Panorama Commit, Validation, and Preview Operations
When you are ready to activate changes that you made to the candidate configuration on Panorama or to push changes to the devices that Panorama manages (firewalls, Log Collectors, and WildFire appliances and appliance clusters), you can Preview, Validate, or Commit Configuration Changes. For example, if you add a Log Collector to the Panorama configuration, firewalls cannot send logs to that Log Collector until you commit the change to Panorama and then push the change to the Collector Group that contains the Log Collector.
You can filter changes by administrator or
locationand then commit, push, validate, or preview only those changes. The location can be specific device groups, templates, Collector Groups, Log Collectors, shared settings, or the Panorama management server.
When you commit changes, they become part of the running configuration. Changes that you haven’t committed are part of the candidate configuration. Panorama queues commit requests so that you can initiate a new commit while a previous commit is in progress. Panorama performs the commits in the order they are initiated but prioritizes auto-commits that are initiated by Panorama (such as FQDN refreshes). However, if the queue already has the maximum number of administrator-initiated commits (10), you must wait for Panorama to finish processing a pending commit before initiating a new one. You can Use the Panorama Task Manager ( ) to cancel pending commits or to see details about commits that are pending, in progress, completed, or failed. To check which changes a commit will activate, you can run a commit preview.
When you initiate a commit, Panorama checks the validity of the changes before activating them. The validation output displays conditions that block the commit (errors) or that are important to know (warnings). For example, validation could indicate an invalid route destination that you need to fix for the commit to succeed. The validation process enables you to find and fix errors before you commit (it makes no changes to the running configuration). This is useful if you have a fixed commit window and want to be sure the commit will succeed without errors.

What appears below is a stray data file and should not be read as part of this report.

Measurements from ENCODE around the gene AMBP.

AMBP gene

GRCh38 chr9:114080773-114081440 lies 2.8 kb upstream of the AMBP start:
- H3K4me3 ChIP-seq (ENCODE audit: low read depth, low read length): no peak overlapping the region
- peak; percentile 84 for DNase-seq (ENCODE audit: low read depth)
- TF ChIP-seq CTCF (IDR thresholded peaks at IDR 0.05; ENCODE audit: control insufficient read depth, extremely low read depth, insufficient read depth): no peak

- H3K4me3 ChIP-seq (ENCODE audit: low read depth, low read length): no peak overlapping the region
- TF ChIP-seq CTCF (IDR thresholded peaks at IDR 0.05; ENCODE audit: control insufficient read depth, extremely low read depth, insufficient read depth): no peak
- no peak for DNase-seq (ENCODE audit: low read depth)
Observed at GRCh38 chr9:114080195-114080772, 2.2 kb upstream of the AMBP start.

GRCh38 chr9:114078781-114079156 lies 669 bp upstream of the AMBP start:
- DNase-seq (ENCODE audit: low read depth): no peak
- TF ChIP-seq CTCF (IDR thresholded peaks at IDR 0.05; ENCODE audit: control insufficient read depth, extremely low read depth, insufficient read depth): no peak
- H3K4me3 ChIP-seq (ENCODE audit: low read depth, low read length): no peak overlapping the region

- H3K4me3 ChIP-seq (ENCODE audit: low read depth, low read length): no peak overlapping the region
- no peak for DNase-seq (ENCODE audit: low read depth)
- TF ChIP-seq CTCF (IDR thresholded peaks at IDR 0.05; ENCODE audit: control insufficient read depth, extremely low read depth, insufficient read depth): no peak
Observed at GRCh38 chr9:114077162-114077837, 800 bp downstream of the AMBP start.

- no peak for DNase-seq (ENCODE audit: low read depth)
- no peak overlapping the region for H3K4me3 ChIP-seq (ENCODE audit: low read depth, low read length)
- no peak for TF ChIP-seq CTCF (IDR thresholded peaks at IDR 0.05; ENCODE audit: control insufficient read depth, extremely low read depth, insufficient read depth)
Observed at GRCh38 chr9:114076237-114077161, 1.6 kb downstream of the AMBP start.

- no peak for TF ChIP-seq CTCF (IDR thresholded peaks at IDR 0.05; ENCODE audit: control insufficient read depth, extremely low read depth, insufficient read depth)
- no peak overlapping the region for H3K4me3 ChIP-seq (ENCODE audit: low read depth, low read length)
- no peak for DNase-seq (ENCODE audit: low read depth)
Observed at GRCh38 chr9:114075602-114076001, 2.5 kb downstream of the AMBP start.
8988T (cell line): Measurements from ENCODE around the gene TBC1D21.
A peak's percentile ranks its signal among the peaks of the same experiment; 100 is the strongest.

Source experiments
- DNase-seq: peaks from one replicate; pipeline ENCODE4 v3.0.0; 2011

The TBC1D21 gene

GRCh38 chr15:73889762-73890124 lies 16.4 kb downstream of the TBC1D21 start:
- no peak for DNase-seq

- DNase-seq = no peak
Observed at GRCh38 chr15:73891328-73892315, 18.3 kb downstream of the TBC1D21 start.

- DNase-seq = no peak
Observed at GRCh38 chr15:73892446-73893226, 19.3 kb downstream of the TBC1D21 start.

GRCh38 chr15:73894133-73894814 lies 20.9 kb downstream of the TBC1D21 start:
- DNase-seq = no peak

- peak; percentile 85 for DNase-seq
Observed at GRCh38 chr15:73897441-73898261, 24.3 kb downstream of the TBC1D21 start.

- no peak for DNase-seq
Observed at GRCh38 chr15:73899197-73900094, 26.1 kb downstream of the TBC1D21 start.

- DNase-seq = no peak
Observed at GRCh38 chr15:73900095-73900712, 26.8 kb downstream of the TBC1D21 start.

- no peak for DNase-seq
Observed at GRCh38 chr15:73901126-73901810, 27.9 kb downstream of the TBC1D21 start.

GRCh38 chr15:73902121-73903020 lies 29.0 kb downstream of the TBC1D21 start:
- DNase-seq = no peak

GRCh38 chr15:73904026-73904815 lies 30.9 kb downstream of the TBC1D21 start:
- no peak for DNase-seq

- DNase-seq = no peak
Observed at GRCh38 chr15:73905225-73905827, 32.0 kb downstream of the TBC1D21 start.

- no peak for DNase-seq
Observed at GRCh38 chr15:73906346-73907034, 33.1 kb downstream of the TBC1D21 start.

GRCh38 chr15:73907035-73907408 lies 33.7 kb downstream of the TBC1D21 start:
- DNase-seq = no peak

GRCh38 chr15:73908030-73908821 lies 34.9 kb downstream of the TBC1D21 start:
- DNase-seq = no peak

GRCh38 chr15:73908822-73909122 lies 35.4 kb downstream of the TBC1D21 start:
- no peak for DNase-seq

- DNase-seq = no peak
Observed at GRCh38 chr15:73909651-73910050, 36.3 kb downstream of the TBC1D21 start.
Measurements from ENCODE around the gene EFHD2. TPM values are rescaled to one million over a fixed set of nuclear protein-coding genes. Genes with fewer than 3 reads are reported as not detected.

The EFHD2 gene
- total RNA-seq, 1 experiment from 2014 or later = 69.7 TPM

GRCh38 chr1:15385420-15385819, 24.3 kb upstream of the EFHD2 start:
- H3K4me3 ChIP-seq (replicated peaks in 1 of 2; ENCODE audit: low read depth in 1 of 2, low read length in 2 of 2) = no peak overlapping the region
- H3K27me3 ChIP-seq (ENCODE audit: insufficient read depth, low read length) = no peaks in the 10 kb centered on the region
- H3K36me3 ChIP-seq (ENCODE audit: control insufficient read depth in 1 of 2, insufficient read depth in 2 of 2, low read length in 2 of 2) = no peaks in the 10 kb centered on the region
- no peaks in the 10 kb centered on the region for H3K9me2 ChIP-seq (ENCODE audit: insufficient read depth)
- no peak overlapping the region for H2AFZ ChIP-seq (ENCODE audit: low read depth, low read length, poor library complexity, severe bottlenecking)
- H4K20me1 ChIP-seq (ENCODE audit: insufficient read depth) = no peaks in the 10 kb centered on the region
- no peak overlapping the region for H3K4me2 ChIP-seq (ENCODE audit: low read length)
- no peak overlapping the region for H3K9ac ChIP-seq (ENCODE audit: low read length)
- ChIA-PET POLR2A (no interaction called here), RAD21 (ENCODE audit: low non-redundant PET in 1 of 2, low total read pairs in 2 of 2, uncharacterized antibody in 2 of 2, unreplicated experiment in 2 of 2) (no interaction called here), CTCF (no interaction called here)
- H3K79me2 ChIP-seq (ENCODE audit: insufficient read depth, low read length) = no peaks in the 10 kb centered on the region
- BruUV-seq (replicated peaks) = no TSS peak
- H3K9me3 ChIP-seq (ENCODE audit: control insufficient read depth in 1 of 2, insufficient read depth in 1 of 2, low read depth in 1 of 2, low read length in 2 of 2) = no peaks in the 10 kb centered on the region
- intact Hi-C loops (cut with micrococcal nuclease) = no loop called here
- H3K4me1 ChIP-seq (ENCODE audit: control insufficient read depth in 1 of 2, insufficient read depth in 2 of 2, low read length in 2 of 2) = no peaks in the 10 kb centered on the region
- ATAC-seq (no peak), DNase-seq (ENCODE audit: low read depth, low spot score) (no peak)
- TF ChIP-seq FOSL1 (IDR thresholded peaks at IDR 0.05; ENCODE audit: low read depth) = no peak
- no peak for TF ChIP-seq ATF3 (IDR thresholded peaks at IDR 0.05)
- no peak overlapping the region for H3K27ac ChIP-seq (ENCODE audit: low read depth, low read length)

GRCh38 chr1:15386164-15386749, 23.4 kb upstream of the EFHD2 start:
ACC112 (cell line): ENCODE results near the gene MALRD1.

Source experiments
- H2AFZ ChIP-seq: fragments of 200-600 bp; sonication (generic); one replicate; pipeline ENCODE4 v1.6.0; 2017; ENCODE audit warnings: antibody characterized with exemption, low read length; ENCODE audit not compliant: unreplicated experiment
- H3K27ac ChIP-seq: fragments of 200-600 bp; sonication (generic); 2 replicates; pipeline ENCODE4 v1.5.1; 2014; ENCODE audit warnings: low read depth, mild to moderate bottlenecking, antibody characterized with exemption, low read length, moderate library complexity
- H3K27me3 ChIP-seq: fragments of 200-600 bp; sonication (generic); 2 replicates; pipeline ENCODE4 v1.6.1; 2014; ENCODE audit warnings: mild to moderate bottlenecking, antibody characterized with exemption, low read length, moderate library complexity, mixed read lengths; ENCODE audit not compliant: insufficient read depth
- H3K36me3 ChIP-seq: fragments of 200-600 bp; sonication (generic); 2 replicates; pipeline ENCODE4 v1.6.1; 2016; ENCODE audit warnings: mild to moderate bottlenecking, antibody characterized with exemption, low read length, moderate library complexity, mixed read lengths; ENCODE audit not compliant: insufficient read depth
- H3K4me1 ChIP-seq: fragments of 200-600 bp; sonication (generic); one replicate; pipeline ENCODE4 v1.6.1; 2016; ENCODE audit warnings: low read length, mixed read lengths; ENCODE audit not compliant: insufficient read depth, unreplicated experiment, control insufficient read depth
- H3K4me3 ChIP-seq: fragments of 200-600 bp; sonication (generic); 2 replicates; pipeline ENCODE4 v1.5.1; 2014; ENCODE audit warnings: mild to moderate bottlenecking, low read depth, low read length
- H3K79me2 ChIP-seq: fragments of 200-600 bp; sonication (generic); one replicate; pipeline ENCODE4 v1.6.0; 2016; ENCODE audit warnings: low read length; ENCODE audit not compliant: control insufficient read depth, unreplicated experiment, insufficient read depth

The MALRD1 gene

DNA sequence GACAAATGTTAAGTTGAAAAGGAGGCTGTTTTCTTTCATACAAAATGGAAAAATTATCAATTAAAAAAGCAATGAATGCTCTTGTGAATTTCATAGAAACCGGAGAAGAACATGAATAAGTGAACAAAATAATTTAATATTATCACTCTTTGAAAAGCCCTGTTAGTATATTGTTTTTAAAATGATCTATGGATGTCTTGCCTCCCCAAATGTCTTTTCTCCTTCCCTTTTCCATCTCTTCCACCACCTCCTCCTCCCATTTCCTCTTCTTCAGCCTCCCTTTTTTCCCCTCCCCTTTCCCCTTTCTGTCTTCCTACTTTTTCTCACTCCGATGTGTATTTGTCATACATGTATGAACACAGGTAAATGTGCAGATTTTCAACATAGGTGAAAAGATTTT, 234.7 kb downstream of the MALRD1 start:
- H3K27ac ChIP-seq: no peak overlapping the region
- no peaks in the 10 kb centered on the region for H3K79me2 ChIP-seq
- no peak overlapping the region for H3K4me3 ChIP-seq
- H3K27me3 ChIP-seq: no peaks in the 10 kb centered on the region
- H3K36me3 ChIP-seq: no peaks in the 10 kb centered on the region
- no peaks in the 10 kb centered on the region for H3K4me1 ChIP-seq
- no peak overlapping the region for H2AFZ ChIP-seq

Automated commit recovery is enabled by default, allowing the managed firewalls to locally test the configuration pushed from Panorama to verify that the new changes do not break the connection between Panorama and the managed firewall. If the committed configuration breaks the connection between Panorama and a managed firewall then the firewall automatically fails the commit and the configuration is reverted to the previous running configuration and the Shared Policy or Template Status (
) gets out of sync depending on which configuration objects were pushed. Additionally, the managed firewalls test their connection to Panorama every 60 minutes and if a managed firewall detects that it can no longer successfully connect to Panorama then it reverts its configuration to the previous running configuration.
For details on candidate and running configurations, see Manage Panorama and Firewall Configuration Backups.
To prevent multiple administrators from making configuration changes during concurrent sessions, see Manage Locks for Restricting Configuration Changes.
When pushing configurations to managed firewalls, Panorama pushes the running configuration. Because of this, Panorama does not let you push changes to managed firewalls until you first commit the changes to Panorama.
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